*4. Haiti: Bands Compete in Election Campaign
A total of 33 candidates met the Aug. 7 deadline for filing to run for president in Haiti’s general elections, scheduled for Nov. 28. The candidacies won’t be official until they are approved by the Provisional Electoral Council (CEP); the decisions are to be made by Aug. 17.

Among the more prominent candidates were: Jude Célestin, running for the Unity party of President René Préval; Jacques Edouard Alexis, a former prime minister in the Préval government who is now the candidate of the Movement for the Progress of Haiti (MPH); Coalition of National Progressive Democrats (RDNP) candidate Myrlande Hyppolite Manigat, a former senator and the wife of former president Leslie Manigat (February-June 1988); economist Leslie Voltaire [see Update #1040], the candidate for the Together We Are Strong coalition; and pastor Chavannes Jeune of the Alliance of Christians and Citizens for the Reconstruction of Haiti (ACCRHA).

Former prime minister Alexis—who was removed from office when high food prices sparked militant protests in April 2008 [see Update #943]—was expected to be Préval’s choice, but the Unity party replaced him at the last minute with Célestin, who heads the National Equipment Center (CNE), the well-funded road construction department of the Public Works, Transport and Communications Ministry (MTPTC). (Radio Kiskeya (Haiti) 8/6/10, 8/7/10, ___; AlterPresse (Haiti) 8/6/10) The CNE is credited with much of the work of removing tens of thousands of corpses from Port-au-Prince after a major earthquake hit the city on Jan. 12; this was one of the few visible actions of the Préval government in the days after the quake. (AOL News 7/13/10)

Although the Lavalas Family (FL) party of former president Jean Bertrand Aristide (1991-1996, 2001-2004) has been barred from the ballot, several politicians associated with Aristide or the party filed to run. Yvon Neptune, the prime minister during Aristide’s second administration, is running for the Haitians for Haiti Party; he was imprisoned for two years after Aristide’s ouster in February 2004. Social Affairs Minister Yves Christalin, one of FL’s founders, is the candidate of Organization Future. (In Haiti cabinet ministers are not required to resign before filing to run for office.) Aristide’s former lawyer, Jean Henry Céant, is running for the Love Haiti party. (Radio Kiskeya 8/6/10; Radio Métropole (Haiti) 8/6/10)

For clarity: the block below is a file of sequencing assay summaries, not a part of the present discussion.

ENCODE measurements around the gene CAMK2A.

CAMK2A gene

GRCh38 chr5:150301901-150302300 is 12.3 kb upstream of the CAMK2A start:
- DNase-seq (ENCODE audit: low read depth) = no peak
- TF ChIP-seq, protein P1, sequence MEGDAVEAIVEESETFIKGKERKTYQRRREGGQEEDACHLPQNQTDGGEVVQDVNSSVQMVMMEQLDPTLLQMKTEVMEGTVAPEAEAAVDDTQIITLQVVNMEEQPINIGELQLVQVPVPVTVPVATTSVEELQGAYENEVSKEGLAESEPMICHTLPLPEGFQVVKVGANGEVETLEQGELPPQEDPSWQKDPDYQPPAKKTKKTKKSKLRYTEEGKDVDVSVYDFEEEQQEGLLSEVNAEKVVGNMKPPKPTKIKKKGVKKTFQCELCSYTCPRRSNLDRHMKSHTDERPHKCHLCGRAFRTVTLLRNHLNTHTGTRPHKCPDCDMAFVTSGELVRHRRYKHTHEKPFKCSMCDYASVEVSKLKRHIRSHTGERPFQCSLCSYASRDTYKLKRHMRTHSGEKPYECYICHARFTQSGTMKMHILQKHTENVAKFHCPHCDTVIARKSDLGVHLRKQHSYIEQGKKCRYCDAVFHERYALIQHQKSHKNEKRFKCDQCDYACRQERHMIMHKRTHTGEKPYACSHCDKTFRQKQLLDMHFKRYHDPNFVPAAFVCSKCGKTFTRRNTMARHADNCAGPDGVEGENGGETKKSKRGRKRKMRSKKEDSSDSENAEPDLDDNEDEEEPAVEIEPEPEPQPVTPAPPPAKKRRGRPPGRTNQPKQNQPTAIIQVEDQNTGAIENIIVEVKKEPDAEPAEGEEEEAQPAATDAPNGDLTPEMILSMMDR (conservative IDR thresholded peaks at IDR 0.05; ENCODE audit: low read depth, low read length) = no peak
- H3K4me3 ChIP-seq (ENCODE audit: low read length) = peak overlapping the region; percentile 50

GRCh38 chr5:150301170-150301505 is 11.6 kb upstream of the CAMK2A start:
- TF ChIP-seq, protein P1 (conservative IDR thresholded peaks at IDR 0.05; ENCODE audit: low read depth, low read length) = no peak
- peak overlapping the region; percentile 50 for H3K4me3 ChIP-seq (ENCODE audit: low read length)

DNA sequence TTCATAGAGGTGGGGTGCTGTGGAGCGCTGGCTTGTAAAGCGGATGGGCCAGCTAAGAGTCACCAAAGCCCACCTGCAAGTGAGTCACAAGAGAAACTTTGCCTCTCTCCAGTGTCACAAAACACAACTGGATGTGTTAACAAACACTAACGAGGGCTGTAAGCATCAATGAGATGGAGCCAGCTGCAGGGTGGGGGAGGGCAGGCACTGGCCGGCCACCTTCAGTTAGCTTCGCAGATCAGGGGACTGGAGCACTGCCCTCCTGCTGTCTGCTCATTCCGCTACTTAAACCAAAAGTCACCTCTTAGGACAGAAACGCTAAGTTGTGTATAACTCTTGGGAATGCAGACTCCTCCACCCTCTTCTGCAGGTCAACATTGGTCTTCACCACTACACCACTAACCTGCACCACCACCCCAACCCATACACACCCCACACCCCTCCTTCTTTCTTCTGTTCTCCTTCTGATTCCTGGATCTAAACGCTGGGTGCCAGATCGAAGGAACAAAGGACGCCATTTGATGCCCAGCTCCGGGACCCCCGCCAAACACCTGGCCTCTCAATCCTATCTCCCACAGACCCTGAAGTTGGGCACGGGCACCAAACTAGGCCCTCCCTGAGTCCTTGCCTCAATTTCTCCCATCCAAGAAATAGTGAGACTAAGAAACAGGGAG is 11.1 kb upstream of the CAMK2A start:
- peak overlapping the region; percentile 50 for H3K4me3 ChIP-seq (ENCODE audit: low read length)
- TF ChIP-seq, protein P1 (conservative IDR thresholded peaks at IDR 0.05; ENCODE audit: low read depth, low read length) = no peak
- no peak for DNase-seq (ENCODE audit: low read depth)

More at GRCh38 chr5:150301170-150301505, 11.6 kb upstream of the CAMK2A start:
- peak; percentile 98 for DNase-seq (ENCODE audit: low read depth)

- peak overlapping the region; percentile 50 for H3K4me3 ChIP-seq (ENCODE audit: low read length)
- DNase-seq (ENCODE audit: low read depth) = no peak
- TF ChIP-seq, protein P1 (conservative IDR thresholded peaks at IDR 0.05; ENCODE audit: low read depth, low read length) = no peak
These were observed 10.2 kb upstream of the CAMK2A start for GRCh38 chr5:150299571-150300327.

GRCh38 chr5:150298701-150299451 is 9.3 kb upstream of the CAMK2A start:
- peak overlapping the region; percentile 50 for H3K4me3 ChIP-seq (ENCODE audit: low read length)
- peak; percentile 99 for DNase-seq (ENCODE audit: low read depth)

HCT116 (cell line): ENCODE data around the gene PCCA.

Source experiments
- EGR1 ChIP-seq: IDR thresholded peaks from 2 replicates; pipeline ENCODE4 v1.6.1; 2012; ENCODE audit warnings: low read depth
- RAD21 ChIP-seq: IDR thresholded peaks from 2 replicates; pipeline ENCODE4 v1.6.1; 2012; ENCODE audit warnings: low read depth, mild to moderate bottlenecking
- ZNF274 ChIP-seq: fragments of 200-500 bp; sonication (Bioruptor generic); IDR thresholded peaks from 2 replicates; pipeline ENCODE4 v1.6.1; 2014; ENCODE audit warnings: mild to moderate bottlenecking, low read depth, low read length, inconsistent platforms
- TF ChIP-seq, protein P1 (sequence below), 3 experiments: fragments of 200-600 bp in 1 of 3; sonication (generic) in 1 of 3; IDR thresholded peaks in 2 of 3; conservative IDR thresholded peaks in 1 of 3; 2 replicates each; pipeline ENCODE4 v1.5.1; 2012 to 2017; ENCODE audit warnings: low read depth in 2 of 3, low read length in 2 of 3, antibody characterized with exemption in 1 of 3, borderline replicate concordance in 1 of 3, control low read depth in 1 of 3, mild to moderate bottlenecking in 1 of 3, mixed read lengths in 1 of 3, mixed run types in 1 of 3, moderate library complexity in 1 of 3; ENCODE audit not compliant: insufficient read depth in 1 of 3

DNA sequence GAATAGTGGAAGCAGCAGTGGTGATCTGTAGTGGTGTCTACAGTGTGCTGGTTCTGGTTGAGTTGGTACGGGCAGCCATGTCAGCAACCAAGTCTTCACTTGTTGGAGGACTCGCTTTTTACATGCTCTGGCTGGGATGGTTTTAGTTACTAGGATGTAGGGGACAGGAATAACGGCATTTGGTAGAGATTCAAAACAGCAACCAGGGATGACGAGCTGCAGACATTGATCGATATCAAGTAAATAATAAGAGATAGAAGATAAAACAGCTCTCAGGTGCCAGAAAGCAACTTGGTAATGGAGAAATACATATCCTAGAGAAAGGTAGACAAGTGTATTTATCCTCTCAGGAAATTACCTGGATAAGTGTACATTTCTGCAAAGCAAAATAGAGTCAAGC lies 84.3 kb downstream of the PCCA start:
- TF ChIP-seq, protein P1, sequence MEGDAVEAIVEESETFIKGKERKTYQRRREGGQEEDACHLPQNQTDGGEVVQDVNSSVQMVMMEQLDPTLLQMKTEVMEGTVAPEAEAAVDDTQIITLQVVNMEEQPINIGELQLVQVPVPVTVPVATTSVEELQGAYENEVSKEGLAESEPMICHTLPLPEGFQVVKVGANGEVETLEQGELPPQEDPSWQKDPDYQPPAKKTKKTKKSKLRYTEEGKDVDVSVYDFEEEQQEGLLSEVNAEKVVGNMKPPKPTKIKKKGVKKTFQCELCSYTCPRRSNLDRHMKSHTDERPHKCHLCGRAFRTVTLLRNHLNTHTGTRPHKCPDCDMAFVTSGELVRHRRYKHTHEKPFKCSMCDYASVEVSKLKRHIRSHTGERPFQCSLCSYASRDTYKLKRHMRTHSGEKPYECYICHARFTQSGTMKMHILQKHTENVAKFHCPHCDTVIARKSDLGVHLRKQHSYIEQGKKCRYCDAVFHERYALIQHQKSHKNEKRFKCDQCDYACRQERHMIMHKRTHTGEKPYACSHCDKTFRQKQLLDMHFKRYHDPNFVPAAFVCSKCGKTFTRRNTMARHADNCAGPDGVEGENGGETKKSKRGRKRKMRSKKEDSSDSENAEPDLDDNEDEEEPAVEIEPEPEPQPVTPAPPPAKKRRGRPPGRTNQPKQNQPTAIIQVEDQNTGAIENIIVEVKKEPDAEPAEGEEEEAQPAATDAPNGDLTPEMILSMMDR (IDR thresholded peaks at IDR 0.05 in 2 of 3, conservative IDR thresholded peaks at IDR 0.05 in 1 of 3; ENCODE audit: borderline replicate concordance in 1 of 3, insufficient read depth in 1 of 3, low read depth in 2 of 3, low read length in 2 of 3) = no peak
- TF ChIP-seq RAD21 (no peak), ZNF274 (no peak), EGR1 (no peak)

In the US, media attention was focused almost exclusively on the candidacy of Wyclef Jean, a Haitian-born US hip-hop star who hasn’t lived in Haiti for 30 years. Jean filed in Port-au-Prince on Aug. 5 accompanied by hundreds of supporters, by disk jockeys on sound trucks and by musicians on foot playing traditional rara music. A reporter compared the scene to Haiti’s carnaval celebrations before the start of Lent. Another musical celebrity, Joseph Michel Martelly (“Sweet Micky”), filed on the same day, but in contrast to his sometimes controversial performances on stage, the candidate was described as “sober and elegant” on this occasion. (AlterPresse 8/6/10)

Haitian journalist Michèle Montas, who now advises the United Nations in Haiti, noted that Jean doesn’t speak French and has problems in Haitian Creole. “Everything is done in French and Creole in government,” she said. “There is no English.” She questioned his appearances on US television. “His announcing on ‘Larry King’ is very peculiar. I don't think the US public is voting.” (Los Angeles Times 8/6/10 from correspondent)

Many Haitian leftists question the validity of the entire election, which will be held in a devastated country occupied by the United Nations Stabilization Mission in Haiti (MINUSTAH), a 9,000-member military force; reconstruction spending will be under the control of a commission co-chaired by former US president Bill Clinton (1993-2001). “Wyclef has arrived at a time when sovereignty is an empty word in Haiti,” Panel Lindor, apparently a Haitian graduate student in Paris, wrote on the AlterPresse website about Jean’s candidacy. “Wyclef has arrived at a time when nearly 2 million are homeless, at a time when Bill Clinton reigns as lord and master over Haiti.” Lindor noted that Jean’s “first visits were to the White House” in Washington. (AlterPresse 8/6/10)

*5. Links to alternative sources on: Bolivia, Peru, Ecuador, Colombia, Venezuela, El Salvador, Honduras, Mexico, Haiti, US

Bolivia: protests paralyze Potosí

Bolivia: civilian defense training begins amid intervention fears

Peru: Amazon strike spreads to north

Ecuador Signs Historic Deal to Keep Oil in the Soil and CO2 Out of the Atmosphere

Ecuador agrees to keep Amazon biodiversity treasure free of oil drilling

Colombia: SOA Watch protests at Tolemaida military base

Colombia: hip-hop artist assassinated —again

Colombia-Venezuela Conflict Discussed At Mercosur Meeting; Chávez Will No Longer Attend

Venezuela Detects Increased Colombian Spy Flights, Increases Border Military Presence

Auditors: Venezuela’s State Oil Company Recovering from Oil Price Slump

The Quiet Revolution: Venezuelans experiment with participatory democracy

El Salvador: students demand justice on 35th anniversary of massacre

World Bank approves mining company suit against El Salvador

CAFTA Attack on Green Policy: Did Obama Need More Reasons to Renegotiate Bush's NAFTA-Style Trade Deals? (El Salvador)

Despite Aguan “Land Agreement”, Continued Repression in Honduran African Palm Oil Plantations

Mexican Government Raises Figure For Drug War Deaths For Second Time In Four Months

Transition to a New Government in Oaxaca? Not so Fast!

Oaxaca: land conflicts turn bloody

Dread and Redemption: A History of Monstrous Mexico City

Wyclef Jean Faces Challenges As He Officially Announces Candidacy In Haiti’s Presidential Race

Canada's Failed Aid to Haiti

Citizen Mobilization For Housing in Haiti

Previously unpublished: two reports by Update co-editor on Haiti in January 2010:

Day 4 in Port-au-Prince: On the Veranda
Days 5 and 6 in Port-au-Prince: Escape From Katrina

Larry Rohter Strikes Out Yet Again on South of the Border